Lamont Ream is a unique patch on Boulder’s entertainment quilt.
The 67-year-old magician once graced stages as an escape artist, and has since become more known for his dinner shows at both Murphy’s Grill locations in the city. Now, he’s in the midst of having is legacy documented by filmmaker Taylor Keating.
“We started filming in early January, it was a growing interest for me and Lamont,” Keating said. “As we kept filming, we felt it was a story worth telling.”
As beloved has Ream’s performances are, they aren’t enough to warrant an entire short film. “The Incredible Lamont,” details Ream’s home life, where his performances might be just as magical.
Ream as a roommate —sort of. He’s a caretaker for his longtime, mentally handicapped friend Abel Romero. Romero’s brother married Ream’s sister, and when Romero’s father died, Ream moved in to take care of him.
When Romero was 8 years old, a treehouse fell on him causing severe brain damage and stunting his mental growth. Essentially, Romero is an 8-year-old boy in the body of a man in his 60s. On top of that, Romero also has schizophrenic tendencies. When he first moved in, Ream was walking into a battle he had never fought. Now, it’s an aspect of Ream’s life that’s just as defining as the persona he’s made escaping from handcuffs and showing off his latest trick. In “The Incredible Lamont,” Keating recreates a moment that tested Ream’s ability to perform this new role.
Romero was taking a shower when he slipped and fell in the tub, coming “just inches from hitting his head on the faucet.” Romero proceeded to scream in pain and fear for 40 minutes as Ream tried to help him out of the tub.
“Taking care of Abel has given me a deeper understanding of life’s curves and how to deal with them. We’re all handicapped on some level,” Ream said. “I mean, I’m a technological dinosaur. I don’t have a computer and have a landline phone.”
This selfless side is something that Keating hopes to capture in his film, which is set to finish filming in September. The two have bonded over their starving artist lifestyle — Keating is living out of his van as he creates this passion project.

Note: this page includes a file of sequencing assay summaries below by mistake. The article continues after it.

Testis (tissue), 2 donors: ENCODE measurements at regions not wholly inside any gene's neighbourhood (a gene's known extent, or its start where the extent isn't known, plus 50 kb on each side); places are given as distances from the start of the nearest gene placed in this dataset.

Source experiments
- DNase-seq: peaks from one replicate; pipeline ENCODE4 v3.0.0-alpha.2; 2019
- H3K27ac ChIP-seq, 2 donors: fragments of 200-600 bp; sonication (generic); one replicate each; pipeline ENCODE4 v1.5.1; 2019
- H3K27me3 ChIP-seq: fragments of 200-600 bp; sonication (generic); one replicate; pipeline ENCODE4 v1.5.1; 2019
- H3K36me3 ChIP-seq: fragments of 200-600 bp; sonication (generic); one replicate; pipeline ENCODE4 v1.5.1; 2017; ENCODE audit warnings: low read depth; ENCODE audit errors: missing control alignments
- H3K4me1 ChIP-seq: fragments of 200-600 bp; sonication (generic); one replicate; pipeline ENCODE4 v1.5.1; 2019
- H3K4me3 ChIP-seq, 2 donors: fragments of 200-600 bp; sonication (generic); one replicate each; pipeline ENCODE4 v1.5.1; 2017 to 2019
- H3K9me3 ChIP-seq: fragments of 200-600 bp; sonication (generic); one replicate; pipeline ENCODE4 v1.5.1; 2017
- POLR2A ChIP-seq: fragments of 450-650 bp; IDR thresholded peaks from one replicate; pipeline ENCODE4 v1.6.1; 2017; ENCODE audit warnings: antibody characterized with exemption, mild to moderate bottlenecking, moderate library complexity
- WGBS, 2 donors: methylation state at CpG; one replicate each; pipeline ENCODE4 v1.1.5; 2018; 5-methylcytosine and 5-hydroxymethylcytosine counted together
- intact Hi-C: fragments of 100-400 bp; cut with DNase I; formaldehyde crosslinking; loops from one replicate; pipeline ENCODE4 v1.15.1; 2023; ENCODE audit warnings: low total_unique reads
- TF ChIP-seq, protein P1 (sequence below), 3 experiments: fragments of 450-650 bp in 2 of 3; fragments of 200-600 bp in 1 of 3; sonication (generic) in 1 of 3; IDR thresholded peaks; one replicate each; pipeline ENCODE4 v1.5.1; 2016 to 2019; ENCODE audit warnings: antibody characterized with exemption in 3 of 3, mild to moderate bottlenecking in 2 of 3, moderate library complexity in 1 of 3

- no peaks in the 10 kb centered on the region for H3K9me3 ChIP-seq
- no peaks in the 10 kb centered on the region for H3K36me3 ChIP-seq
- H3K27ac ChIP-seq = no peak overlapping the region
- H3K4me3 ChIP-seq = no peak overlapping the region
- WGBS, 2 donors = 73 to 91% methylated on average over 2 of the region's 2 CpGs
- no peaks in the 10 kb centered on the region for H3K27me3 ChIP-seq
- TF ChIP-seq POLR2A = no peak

“He has this innocent, childish humor that makes him a great fit for Abel,” Keating said. “It’s my responsibility to tell his story.”
The next step is to film Ream’s big return to stage shows — a medium in which the magician hasn’t worked in 12 years. On Saturday at the Canyon Theater within the Boulder Public Library, Lamont will make his sort-of comeback to big shows. The performance will be filmed for an integral part of the documentary.
It’s a leap forward for the frail-but-jolly magician, but it is one that he’s excited for.
“I prefer close-up performances because of how intimate they are,” Ream said. “Even though there are going to be around two hundred people there, I’m still going to be bringing people on stage, so it won’t be too different.”
The Saturday show starts at 3 p.m. and is donation-based. The funds will go to help the production of the film. Ream also encourages people to donate to a GoFundMe page which has been established.
It might seem like a tough sell to see an aging magician who hasn’t performed in this capacity in 12 years, but Keating is confident that the show — and film — is something the public wants. By his own rough estimate, Keating thinks at least 100 Boulderites have seen Ream perform for a “good chunk” of their lives, if not for all of it.
The process of making the film could be seen as a testament to Ream’s impact on the community. And his wholesome outlook on his life, according to Keating, adds to his popularity.
“I feel fortunate that, for so many years, this has been my livelihood,” Ream said. “I just want people to remember to be incredible. You need to follow your passion. Life is short and our time here is very limited.”
If you go:
What: The Incredible Lamont
Where: Canyon Theater, Boulder Public Library
When: 3 p.m. Saturday
Cost: Free entry, $10 suggested donation